Director: James Wan
Writers: Carey Hayes, Chad Hayes, James Wan and David Leslie Johnson
Cast: Patrick Wilson, Vera Farmiga, Madison Wolfe, Frances O’Connor, Lauren Esposito, Benjamin Haigh, Patrick McAuley, Simon McBurney, Maria Doyle Kennedy, Simon Delaney, Franka Potente, Bob Adrian, Javier Botet and Bonnie Aarons
Synopsis: Lorraine and Ed Warren travel to north London to help a single mother raising four children alone in a house plagued by malicious spirits.
*Reviewer Note: This will be a spoiler free review.*
James Wan surprised everyone back in 2013 with his surprise summer horror hit film The Conjuring. Based off the case files of real life paranormal investigators Ed and Lorraine Warren, the film put Wan back on the map. When it was announced that a sequel would happen, many thought that maybe Wan wouldn’t make an equally good film that The Conjuring was. Well, it turns out, it is, and arguably better than the first.
The Conjuring 2 is based and inspired (as some things were added for the sake of story) by the Warren’s case, the Enfield Poltergeist in London. The case follows single mother of four, Peggy Hodgson (O’Connor), who is just trying to get by. However, when her children in Margaret (Esposito), Johnny (McAuley), Billy (Haigh) and Janet (Wolfe) starts experiencing strange occurrences throughout the house and Janet starts showing signs of demonic possession, Peggy has no choice but to call for help. Enter Ed and Lorraine Warren (Wilson and Farmiga), who are called in at first to just oversee and report if this is truly a case of demonic activity or a hoax, which many believe it is. Of course, thing progress very fast and dangerously that the Warren’s have no choice but to help and save the family, especially Janet.
The Conjuring 2 had some big shoes to fill, but thankfully, the film steps up its game and brings a little more scares and ups the creepiness factor from the previous film. Wan has already established himself as a great horror director, but if it wasn’t clear by now, Wan is a great director, period. The way he sets up the shots and brings the story together is done effectively, and his collaboration with cinematographer Don Burgess makes the film feel more eerie than the first. There are a few particular shots that still give me chills just thinking about them, one of them involves an out of focus character.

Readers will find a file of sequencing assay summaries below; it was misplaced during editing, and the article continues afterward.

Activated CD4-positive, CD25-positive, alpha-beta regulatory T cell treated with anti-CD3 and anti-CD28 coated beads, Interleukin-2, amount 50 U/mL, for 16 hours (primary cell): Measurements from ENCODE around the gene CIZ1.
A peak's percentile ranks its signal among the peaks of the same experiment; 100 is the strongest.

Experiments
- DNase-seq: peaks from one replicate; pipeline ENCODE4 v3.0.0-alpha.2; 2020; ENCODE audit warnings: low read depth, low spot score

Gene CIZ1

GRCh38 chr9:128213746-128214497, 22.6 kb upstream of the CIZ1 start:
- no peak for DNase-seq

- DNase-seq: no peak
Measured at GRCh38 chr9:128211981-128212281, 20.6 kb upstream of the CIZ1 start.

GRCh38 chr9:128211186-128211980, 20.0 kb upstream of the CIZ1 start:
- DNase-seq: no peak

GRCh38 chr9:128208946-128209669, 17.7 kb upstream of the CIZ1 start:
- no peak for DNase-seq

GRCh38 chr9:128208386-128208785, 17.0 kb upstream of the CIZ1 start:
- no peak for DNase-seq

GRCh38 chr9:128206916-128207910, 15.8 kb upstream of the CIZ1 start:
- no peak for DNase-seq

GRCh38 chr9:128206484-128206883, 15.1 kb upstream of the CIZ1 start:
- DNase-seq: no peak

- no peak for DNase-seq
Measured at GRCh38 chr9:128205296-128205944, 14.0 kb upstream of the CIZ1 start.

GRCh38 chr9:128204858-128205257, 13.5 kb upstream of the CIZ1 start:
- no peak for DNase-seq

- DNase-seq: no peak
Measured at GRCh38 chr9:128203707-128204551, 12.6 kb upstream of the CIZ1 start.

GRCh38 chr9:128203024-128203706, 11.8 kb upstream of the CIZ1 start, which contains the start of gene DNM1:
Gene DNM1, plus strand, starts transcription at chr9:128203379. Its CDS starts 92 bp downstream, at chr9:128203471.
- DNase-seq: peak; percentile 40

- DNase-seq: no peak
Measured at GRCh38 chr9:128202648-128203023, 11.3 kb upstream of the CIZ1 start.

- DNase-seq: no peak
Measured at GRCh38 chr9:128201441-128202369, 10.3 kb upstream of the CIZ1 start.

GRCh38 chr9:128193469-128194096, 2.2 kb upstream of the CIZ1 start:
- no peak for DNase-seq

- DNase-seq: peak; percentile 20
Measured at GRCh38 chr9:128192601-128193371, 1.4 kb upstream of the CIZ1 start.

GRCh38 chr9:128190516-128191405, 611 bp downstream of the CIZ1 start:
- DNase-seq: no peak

Wan is also able to make some horror clichés work for him. Like his previous horror films, the jump scares are scattered throughout, but still manage to work and don’t feel like there are forced like other horror films. Also, the dreadful scenes are enhanced by the villains. There is Bill Wilkins (Adrian), the demon scaring the Hodgson family and seemingly possessing Margaret. The Demon Nun (Aaron), which is creepy in name itself, but more creepier in the film I assure you, and one of the standouts The Crooked Man (Botet), who I won’t ruin, and I sure many will think is mostly CGI, but he isn’t.
Like The Conjuring, the leads may be Patrick Wilson and Vera Farmiga’s Ed and Lorraine Warren, but the sequel spends a lot of time with the Hodgson’s that we feel emotionally connected to them and worry for them when things start to go down. However, we do spend most time with Janet, played impressively by Madison Wolfe. Wolfe really owns every scene she’s in and you can feel the dread along with her. Frances O’Connor’s mother character Peggy starts by not believing her children until she sees it herself and will do anything to project her children no matter the cost. Patrick McAuley and Laruen Esposito don’t really get too much screen time, but you can sense that they want will stand by their sister. Finally, Benjamin Haigh, who plays the youngest child Billy, is given a different trait than the others that shows that the family is dealing with their own problems.
Wilson and Farmiga, once again, are fantastic as the Warrens with Farmiga getting more of the meatier material. Lorraine is still struggling to adjust and control her ability to tap into the supernatural, but also trying to live a normal life with her family, which is always at risk with their line of work. Wilson takes a bit of a backseat this time around, but does have his moments to break through.
All in all, The Conjuring 2 is as effective, if not more, than its predecessor. The cast, more specifically Madison Wolfe, bring life to the dreadful and scary story of the Enfield Poltergeist. Filled with great scary moments and overall terrific cinematography, The Conjuring 2 is worth the watch for horror fans and people that love being scared alike.
The Conjuring 2
4.5 out of 5